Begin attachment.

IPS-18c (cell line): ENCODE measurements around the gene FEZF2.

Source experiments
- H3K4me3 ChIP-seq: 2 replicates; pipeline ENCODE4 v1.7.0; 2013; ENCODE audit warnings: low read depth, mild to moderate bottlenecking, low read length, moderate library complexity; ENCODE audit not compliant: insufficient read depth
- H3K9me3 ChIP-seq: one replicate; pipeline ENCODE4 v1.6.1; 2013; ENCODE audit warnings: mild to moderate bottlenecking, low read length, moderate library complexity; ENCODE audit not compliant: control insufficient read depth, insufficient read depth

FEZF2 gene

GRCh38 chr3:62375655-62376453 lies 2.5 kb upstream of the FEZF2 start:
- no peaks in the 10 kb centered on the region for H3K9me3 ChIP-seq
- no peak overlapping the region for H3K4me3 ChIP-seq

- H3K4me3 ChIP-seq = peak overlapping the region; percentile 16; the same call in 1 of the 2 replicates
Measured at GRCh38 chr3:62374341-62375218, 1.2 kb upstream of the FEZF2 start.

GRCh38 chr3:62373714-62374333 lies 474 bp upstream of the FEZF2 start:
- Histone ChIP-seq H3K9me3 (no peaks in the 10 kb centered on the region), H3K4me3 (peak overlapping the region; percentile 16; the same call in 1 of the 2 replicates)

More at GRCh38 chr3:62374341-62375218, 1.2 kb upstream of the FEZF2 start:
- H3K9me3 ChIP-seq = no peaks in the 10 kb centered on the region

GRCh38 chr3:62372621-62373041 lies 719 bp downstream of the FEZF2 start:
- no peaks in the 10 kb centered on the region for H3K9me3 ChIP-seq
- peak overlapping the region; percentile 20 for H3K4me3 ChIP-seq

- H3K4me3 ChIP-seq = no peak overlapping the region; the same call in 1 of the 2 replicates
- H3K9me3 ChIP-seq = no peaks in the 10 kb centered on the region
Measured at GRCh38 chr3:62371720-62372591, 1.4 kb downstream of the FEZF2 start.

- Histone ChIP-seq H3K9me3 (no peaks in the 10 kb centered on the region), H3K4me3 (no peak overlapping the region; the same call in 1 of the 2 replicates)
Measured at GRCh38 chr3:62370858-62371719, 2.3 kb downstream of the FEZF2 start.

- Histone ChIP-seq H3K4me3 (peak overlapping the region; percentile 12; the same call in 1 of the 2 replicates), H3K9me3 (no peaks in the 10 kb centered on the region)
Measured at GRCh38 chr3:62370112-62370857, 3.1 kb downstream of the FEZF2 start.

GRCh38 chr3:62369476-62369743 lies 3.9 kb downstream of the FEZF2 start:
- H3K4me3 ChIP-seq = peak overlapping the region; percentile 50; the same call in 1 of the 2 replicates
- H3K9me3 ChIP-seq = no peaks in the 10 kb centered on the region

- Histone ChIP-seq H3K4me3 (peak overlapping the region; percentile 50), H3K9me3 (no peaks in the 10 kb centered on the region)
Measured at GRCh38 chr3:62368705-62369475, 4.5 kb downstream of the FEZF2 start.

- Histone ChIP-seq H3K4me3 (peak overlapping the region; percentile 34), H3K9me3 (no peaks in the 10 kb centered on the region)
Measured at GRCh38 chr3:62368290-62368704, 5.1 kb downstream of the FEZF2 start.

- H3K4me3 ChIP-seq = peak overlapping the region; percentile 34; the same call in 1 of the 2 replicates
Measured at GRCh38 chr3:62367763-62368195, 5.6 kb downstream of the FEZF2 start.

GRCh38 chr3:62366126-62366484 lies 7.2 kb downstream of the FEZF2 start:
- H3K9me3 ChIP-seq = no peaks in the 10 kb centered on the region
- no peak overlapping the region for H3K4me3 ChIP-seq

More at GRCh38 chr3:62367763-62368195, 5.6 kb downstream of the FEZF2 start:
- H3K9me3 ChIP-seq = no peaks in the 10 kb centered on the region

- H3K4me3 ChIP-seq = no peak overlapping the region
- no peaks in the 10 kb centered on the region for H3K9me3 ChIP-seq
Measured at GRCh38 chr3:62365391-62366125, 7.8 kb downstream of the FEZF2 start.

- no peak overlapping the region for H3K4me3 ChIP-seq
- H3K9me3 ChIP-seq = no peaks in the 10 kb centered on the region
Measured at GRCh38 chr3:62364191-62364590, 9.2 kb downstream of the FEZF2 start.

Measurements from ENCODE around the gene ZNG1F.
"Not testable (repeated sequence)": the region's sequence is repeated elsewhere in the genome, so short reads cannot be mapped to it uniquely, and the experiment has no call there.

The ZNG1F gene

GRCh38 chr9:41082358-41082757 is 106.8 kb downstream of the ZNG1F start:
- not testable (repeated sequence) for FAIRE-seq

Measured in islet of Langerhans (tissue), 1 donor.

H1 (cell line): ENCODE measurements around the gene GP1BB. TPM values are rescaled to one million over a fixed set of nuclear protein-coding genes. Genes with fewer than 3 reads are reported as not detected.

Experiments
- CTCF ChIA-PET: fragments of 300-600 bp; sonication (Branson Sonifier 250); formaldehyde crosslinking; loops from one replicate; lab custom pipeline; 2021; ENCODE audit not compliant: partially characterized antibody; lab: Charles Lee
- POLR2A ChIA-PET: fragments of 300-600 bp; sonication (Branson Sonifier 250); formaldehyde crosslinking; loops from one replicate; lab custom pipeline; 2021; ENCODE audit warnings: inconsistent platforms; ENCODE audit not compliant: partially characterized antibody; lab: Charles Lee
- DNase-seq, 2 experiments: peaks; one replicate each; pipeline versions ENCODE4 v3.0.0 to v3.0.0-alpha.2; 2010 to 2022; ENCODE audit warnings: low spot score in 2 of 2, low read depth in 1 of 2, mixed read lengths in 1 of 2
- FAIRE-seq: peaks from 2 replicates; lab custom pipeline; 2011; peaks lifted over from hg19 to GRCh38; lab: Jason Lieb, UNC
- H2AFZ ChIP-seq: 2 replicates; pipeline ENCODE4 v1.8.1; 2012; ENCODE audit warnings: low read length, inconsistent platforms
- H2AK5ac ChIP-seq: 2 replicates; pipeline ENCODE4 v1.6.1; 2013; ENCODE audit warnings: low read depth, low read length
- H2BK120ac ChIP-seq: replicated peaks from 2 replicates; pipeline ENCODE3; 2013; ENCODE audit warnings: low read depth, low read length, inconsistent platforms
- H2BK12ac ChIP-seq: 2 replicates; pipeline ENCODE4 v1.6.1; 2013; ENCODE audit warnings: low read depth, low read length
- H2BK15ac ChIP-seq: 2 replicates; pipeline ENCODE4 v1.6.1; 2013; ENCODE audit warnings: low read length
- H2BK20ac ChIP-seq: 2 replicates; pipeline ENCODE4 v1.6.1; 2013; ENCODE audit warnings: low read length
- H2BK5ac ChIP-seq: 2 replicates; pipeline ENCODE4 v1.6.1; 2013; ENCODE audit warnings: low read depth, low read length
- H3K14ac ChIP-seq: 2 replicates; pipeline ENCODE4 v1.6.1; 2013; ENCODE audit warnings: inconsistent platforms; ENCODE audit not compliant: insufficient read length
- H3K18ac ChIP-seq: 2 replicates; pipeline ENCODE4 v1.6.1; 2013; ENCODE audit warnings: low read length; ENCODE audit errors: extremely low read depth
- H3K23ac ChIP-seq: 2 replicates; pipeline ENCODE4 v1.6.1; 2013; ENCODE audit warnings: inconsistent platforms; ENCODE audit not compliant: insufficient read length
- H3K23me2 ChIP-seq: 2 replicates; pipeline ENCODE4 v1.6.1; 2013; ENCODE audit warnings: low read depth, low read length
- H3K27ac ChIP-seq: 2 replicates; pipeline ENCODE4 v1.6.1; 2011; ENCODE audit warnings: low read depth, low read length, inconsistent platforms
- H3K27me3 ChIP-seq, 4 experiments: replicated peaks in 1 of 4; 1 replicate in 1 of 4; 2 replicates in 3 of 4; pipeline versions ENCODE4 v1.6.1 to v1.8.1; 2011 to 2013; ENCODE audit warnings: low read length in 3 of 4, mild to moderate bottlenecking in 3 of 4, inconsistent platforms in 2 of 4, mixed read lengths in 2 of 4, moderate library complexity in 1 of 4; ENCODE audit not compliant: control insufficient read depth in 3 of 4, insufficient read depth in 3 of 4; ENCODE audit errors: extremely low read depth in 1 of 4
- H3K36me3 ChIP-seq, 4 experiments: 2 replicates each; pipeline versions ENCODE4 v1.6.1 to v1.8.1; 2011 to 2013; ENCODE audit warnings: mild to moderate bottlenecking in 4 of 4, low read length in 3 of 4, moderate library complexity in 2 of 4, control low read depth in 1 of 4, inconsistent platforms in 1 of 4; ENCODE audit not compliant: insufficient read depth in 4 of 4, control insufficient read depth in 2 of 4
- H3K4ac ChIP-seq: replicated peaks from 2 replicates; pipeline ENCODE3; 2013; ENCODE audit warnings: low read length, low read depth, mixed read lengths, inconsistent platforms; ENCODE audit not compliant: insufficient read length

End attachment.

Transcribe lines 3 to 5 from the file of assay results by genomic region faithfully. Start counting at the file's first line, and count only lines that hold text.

- H3K4me3 ChIP-seq: 2 replicates; pipeline ENCODE4 v1.7.0; 2013; ENCODE audit warnings: low read depth, mild to moderate bottlenecking, low read length, moderate library complexity; ENCODE audit not compliant: insufficient read depth
- H3K9me3 ChIP-seq: one replicate; pipeline ENCODE4 v1.6.1; 2013; ENCODE audit warnings: mild to moderate bottlenecking, low read length, moderate library complexity; ENCODE audit not compliant: control insufficient read depth, insufficient read depth

FEZF2 gene